What Is The Debt Avalanche Strategy?

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Debt Avalanche strategy for paying off debt

Knowing how to pay off your debt effectively can be overwhelming, especially when you’re juggling multiple high-interest credit cards or loans. However, there are some tried and tested strategies that can help you with that. Two of the most used methods are known as the debt avalanche and the debt snowball. I’ll begin by taking you through everything you need to know about the debt avalanche before weighing in on alternatives.

What is the debt avalanche strategy?

The avalanche strategy takes a more mathematical approach to eliminate debt by showing you how to save money by paying off your balances with the highest APRs first.

The avalanche strategy takes a more mathematical approach to tackle debt and shows you how to save money by paying off your balances with the highest interest rates or APRs first.

It’s a straightforward method that doesn’t require a lot of work. You start by paying off the card or loan with the highest APRs. Then, you begin paying off the loan with the second-highest rate, and so on.

It may seem intimidating to begin tackling an $8,000 credit card bill with a 25% APR when you have a $500 account with a 17% APR. However, according to the maths, paying off the balances with the highest interest rate will save you money in the long run, all thanks to the magic of compounding interest.

When to Use the Debt Avalanche Strategy

The debt avalanche strategy is most effective when you have multiple balances with high-interest rates to tackle. The quicker you eliminate the high-interest balances at the top, the more money you’ll save by the time you’ve finished paying off your debts.

A common misconception about the debt avalanche strategy is that you can only use it with credit cards. It works with most types of debts like the following:

Personal Loans

An unsecured loan that comes with varying interest rates based on your credit score. Personal loans are a great candidate for the debt avalanche strategy.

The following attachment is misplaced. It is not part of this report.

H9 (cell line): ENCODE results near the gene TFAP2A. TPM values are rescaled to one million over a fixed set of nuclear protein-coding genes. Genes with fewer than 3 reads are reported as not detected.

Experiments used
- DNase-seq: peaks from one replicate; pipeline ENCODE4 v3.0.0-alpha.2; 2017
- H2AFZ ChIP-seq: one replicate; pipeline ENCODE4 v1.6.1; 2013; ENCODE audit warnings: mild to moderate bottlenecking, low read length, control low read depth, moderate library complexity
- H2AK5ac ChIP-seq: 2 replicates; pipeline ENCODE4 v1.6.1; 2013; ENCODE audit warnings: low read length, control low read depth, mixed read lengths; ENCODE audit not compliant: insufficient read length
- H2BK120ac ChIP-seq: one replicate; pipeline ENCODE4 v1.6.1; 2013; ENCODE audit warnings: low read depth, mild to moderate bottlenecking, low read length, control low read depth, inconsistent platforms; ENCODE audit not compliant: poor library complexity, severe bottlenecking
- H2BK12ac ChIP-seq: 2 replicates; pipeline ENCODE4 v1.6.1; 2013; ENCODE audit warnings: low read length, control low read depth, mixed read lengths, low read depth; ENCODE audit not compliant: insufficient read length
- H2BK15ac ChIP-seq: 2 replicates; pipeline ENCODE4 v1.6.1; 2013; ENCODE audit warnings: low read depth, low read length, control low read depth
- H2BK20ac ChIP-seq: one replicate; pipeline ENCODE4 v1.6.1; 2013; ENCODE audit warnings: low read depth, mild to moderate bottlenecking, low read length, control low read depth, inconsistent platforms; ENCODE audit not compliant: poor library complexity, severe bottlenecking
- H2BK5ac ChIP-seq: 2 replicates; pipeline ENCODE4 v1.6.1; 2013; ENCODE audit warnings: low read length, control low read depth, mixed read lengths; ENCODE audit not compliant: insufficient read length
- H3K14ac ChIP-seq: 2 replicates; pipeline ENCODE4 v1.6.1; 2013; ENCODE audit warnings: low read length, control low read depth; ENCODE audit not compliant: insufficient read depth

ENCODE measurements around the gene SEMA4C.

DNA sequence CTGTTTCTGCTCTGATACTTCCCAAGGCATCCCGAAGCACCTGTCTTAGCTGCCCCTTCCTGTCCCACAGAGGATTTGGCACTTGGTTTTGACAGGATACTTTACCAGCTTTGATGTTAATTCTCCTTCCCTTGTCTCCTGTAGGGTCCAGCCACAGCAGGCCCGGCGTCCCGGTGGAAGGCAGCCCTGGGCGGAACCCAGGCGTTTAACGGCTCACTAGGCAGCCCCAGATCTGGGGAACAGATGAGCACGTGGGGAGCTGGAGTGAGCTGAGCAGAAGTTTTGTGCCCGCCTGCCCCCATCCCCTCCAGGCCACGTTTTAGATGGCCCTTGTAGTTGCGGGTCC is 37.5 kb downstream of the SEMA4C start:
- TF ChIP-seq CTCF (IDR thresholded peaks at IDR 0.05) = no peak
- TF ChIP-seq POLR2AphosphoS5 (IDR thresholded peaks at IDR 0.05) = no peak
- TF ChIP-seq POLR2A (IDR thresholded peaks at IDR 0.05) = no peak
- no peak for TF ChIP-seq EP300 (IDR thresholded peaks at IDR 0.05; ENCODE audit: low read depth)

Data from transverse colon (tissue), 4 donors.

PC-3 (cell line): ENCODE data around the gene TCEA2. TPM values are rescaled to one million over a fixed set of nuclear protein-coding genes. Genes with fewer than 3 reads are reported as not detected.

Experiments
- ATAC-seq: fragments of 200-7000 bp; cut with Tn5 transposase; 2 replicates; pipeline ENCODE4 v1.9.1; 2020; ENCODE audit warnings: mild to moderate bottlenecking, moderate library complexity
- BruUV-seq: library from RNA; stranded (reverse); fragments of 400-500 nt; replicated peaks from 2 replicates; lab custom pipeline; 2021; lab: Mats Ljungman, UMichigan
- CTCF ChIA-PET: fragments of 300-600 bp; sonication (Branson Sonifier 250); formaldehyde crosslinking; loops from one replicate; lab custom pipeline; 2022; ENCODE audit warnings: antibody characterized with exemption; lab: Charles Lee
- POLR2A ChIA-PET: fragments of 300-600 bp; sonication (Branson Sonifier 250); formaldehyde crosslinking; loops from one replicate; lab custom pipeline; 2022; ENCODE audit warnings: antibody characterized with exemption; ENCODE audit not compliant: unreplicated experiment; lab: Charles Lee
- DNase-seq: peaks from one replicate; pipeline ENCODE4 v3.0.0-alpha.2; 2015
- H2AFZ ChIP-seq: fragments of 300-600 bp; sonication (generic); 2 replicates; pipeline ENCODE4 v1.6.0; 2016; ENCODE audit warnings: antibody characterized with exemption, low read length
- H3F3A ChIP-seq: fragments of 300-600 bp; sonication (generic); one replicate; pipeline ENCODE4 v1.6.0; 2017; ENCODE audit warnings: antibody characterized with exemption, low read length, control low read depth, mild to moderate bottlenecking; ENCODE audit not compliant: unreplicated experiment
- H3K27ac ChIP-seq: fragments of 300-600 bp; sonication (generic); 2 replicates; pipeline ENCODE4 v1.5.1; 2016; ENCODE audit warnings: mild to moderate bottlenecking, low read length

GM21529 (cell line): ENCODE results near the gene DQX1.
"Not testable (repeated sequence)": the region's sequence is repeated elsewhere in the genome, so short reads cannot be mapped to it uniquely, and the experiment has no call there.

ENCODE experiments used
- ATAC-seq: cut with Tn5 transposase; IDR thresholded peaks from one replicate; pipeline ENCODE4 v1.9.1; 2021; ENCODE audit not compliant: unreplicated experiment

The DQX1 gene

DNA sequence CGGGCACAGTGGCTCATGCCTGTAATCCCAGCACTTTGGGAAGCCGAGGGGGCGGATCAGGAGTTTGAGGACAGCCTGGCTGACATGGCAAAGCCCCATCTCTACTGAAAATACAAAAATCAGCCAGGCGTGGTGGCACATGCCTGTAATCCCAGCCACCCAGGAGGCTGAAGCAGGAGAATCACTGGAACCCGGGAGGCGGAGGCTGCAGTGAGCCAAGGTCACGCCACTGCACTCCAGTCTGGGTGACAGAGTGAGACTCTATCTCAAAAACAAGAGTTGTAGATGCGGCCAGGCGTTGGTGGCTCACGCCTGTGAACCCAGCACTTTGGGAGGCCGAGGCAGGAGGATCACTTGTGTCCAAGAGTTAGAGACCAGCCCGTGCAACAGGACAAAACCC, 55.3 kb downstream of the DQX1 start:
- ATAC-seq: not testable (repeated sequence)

Medical Bills

There are many ways to reduce these bills by directly negotiating with the hospitals. However, even if they don’t charge interest, adding these balances to the bottom of your debt avalanche hierarchy is an excellent way of staying on track with your debt repayment plan.

Student Loans

Interest rates are low for student loans, so credit cards and personal loans usually take priority when using the debt avalanche strategy.

How to use the debt avalanche strategy

Before beginning any debt-repayment plan, you should review your budget to figure out how much cash you can put towards servicing your debt.

Once you have that figure, make a list of all your active balances, and rank them in order with the highest APRs at the top of the list. Don’t forget to note the minimum payment required for each account, which will be critical for the next step.

Now that you have your list, begin making the minimum payments for every account, and allocate any leftovers towards paying off the balance with the highest interest rate. Once the account with the highest interest rate has been paid off, turn your attention to the next one on the list and put as much money as you can towards paying off that account too.

For example, let’s say that you have the following balances:

$6,000 credit card balance with a 17% APR

$2,000 credit card balance with a 16.5% APR

$1,500 credit card balance with a 16.3% APR

$10,000 car loan with a 5.5% APR

The $6,000 credit card balance has the highest APR, so you’ll want to begin paying off that account first.

After you’ve paid off the $6,000 balance, move on to the $2,000 balance, and then the $1,500 balance until all your debts are gone.

Benefits of using the debt avalanche strategy.

If you stick to the plan, the debt avalanche strategy could save you a lot of money by minimizing the interest you’ll pay while working towards repaying all your debts.

Because less interest accumulates, it reduces the time it’ll take you to get out of debt. While it may not be an excellent strategy for everyone, considering the amount of discipline it takes, it’s still an effective way of getting out of debt relatively cheaply.

If your goal is to get out of debt, why not do it in a way that gets you there via the fastest way possible and with an approach that costs the least?

Debt Avalanche vs. Debt Snowball

The debt avalanche can be a great strategy to use if you want to get out of debt in the cheapest way possible.

Another strategy you could use is the debt snowball, which encourages people to pay off their debts with the lowest balance. With the debt snowball, it’s all about the little wins that help keep you motivated. If you’re juggling several credit cards, the feeling you get when paying off an entire account could help many people stay on track.

The biggest downside with the debt snowball method is you end up paying more interest. That doesn’t mean the strategy is inferior. It just means that you need to figure out what works best for you. Some may feel motivated by paying off their smallest balances first and help them stay on track of their goals. Others may find comfort in a more mathematical approach that helps them save more money.

Bottom Line

With the cost of living rising and income remaining stagnant, falling behind on payments isn’t so uncommon. If you’re struggling to keep your head above water, Stately Credit has you covered. Our low-interest loans are here to help you get through whatever life has in store. Whether you need the money for home improvements, a burst pipe, fixing your car, an affordable and responsible loan is only minutes away. Reach out to us today if you need help!

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